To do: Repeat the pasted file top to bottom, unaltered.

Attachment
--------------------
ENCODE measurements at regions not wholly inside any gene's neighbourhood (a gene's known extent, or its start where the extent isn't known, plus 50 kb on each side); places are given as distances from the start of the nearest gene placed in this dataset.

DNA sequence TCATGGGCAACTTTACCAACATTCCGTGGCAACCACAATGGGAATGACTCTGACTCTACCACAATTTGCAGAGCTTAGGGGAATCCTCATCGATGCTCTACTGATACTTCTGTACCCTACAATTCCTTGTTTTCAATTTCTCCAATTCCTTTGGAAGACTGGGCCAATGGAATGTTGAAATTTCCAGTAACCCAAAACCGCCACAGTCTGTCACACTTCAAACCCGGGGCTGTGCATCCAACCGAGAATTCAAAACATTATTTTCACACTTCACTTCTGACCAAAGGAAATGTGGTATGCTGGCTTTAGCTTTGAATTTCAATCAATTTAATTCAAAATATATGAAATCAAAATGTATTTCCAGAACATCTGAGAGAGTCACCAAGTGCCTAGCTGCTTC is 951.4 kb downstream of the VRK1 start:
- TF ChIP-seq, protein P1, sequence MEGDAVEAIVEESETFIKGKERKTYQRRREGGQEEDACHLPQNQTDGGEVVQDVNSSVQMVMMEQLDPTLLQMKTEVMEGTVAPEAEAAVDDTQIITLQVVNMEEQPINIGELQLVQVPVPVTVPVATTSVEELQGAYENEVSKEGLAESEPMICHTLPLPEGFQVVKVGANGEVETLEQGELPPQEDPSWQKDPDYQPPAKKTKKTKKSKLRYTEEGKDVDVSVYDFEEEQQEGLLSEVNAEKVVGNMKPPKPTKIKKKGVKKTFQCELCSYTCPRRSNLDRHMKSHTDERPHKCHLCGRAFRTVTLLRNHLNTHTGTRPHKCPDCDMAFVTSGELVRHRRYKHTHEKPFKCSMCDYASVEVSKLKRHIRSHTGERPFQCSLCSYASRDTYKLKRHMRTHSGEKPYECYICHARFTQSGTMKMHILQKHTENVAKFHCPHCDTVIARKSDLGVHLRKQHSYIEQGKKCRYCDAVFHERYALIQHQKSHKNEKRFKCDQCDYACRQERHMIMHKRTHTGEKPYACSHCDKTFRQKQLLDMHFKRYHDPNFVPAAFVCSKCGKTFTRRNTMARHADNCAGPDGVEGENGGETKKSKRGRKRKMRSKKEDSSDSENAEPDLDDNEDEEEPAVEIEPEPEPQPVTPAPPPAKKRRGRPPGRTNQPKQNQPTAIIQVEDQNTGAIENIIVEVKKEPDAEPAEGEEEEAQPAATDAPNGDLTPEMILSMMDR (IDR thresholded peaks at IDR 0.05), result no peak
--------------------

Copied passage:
ENCODE measurements at regions not wholly inside any gene's neighbourhood (a gene's known extent, or its start where the extent isn't known, plus 50 kb on each side); places are given as distances from the start of the nearest gene placed in this dataset.

DNA sequence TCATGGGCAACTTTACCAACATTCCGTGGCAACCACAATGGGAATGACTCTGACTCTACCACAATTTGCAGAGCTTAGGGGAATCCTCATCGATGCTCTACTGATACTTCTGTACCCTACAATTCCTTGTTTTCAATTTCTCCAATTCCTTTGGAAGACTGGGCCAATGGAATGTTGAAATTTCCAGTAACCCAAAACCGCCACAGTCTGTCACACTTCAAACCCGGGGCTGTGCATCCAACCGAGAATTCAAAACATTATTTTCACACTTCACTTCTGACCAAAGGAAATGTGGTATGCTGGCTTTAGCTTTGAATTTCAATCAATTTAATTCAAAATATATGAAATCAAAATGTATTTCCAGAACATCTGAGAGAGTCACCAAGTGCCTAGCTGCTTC is 951.4 kb downstream of the VRK1 start:
- TF ChIP-seq, protein P1, sequence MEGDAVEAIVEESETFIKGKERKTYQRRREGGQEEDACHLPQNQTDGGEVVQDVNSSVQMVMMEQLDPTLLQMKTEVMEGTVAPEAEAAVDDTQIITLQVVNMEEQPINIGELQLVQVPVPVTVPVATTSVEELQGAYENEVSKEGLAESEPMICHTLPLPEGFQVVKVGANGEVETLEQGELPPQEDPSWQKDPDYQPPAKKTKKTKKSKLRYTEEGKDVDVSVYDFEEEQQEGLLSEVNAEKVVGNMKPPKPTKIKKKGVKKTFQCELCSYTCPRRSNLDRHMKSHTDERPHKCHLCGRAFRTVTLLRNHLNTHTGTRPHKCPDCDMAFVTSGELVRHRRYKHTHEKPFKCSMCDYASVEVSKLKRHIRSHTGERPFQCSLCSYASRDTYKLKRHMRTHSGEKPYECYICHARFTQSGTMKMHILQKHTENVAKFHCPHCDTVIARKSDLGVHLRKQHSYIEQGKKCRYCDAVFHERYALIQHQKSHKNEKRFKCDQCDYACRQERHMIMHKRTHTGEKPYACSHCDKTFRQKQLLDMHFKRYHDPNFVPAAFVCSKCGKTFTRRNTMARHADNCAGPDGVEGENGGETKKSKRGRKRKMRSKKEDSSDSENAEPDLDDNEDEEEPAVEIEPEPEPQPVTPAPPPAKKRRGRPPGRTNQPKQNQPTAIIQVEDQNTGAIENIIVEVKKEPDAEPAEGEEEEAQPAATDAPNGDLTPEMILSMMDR (IDR thresholded peaks at IDR 0.05), result no peak